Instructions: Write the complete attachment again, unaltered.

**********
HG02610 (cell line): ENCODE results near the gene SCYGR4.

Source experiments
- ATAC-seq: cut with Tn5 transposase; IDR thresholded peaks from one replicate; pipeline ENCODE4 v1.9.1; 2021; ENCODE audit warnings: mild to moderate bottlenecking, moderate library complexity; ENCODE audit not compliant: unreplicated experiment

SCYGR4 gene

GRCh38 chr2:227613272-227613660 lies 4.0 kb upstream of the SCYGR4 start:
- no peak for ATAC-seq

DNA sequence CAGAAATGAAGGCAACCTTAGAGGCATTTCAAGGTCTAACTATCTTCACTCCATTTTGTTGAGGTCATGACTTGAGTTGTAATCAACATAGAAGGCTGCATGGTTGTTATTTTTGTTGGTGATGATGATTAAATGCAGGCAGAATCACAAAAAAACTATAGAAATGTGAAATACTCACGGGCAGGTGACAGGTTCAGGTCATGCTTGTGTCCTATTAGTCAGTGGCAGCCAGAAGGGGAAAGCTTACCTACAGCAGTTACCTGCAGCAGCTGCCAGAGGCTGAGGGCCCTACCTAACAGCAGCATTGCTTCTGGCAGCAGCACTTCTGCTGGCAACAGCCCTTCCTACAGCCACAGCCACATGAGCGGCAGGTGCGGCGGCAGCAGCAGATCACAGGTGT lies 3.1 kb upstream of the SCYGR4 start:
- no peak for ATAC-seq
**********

HG02610 (cell line): ENCODE results near the gene SCYGR4.

Source experiments
- ATAC-seq: cut with Tn5 transposase; IDR thresholded peaks from one replicate; pipeline ENCODE4 v1.9.1; 2021; ENCODE audit warnings: mild to moderate bottlenecking, moderate library complexity; ENCODE audit not compliant: unreplicated experiment

SCYGR4 gene

GRCh38 chr2:227613272-227613660 lies 4.0 kb upstream of the SCYGR4 start:
- no peak for ATAC-seq

DNA sequence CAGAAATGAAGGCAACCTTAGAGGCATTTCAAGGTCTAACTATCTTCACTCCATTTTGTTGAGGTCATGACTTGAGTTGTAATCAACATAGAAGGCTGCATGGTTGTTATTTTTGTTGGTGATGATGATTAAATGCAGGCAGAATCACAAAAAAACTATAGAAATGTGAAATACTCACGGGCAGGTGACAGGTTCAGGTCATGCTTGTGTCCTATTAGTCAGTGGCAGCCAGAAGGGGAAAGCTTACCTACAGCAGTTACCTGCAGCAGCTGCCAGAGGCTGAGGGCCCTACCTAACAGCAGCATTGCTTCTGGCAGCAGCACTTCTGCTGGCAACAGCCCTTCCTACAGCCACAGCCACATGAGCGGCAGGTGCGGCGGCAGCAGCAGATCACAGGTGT lies 3.1 kb upstream of the SCYGR4 start:
- no peak for ATAC-seq